FIG. 6 illustrates a portion of another alternative syringe, generally indicated at 188, constructed according to certain principles of the instant invention. Syringe 188 includes a second alternative distal perimeter seal arrangement, generally indicated at 190. Distal perimeter seal 190 includes a resilient ring 192, such as an O-ring, disposed to compress the perimeter of an open distal portion of sleeve 106′ against the circumferentially extending surface of trough 194 carried at a distal end of plunger 102′. Therefore, distal perimeter seal 190 is a static seal effective to resist entrance of undesired particles into the syringe for contact with surface 126.

The anti-removal rim 156, barrel ring 158, and stopper 108 may be configured identically to corresponding components of a comparable commercially available syringe. Desirably, trough 194 is disposed proximal to anti-removal rim 156, as illustrated. Such positioning eliminates pinching contact of the sleeve 106′ between surface 126 and/or barrel rim 158 effective to enhance robustness and working life of the sleeve 106′. Furthermore, in such a syringe 188 having such a configuration, the “feel” during actuation of the syringe may be substantially the same as that produced in a comparable syringe lacking any proximal barrier.

Embodiments of the invention may be constructed and arranged such that, at a plunger-depressed position, the internal sleeve 106, 106′ is disposed substantially parallel to and congruent with, the inner wall forming the barrel. Therefore, very little air is trapped between such a sleeve and the working surface of the barrel. Such an arrangement forms a device capable of withstanding a vacuum cycle, such as associated with ETO sterilization, without the potential for sheath swelling, and potential rupture, associated with an unvented external sheath.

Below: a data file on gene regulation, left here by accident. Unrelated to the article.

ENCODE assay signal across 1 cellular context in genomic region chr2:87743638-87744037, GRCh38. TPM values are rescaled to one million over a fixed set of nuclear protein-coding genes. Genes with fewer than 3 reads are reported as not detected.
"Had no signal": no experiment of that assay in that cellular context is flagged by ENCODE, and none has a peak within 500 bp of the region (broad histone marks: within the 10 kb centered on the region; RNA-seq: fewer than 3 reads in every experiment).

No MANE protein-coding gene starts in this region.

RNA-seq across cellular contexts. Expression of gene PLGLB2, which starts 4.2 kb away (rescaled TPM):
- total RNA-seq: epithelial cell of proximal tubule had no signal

Referenced by
Citing PatentFiling datePublication dateApplicantTitle
US8038659Oct 17, 2007Oct 18, 2011The Invention Science Fund I, LlcDisintegrating digestive tract interaction system
US8066668Jun 26, 2009Nov 29, 2011Becton, Dickinson And CompanyPassive reuse prevention syringe that uses a flange lock
US8075523Jun 26, 2009Dec 13, 2011Becton, Dickinson And CompanyPassive reuse prevention syringe that uses a tip lock
US8303573 *Nov 29, 2007Nov 6, 2012The Invention Science Fund I, LlcMedical or veterinary digestive tract utilization systems and methods
US8540670Jun 26, 2009Sep 24, 2013Becton, Dickinson And CompanyPassive reuse prevention syringe that uses a retaining ring lock
WO2010126536A1 *Jun 26, 2009Nov 4, 2010Becton, Dickinson And CompanyPassive refuse prevention syringe that uses a tip lock
Classifications
U.S. Classification604/199, 604/110, 604/198
International ClassificationA61M5/32, A61M5/00
Cooperative ClassificationA61M5/31511, A61M2005/3121, A61M2005/3139
European ClassificationA61M5/315C
Legal Events
DateCodeEventDescription
Nov 9, 2005ASAssignment
Owner name: WOLFE TORY MEDICAL, INC., UTAH
Free format text: ASSIGNMENT OF ASSIGNORS INTEREST;ASSIGNORS:CROLL, PERRY W.;CHRISTENSEN, MARK A.;DENTON, MARSHALL T.;REEL/FRAME:017229/0154
Effective date: 20051109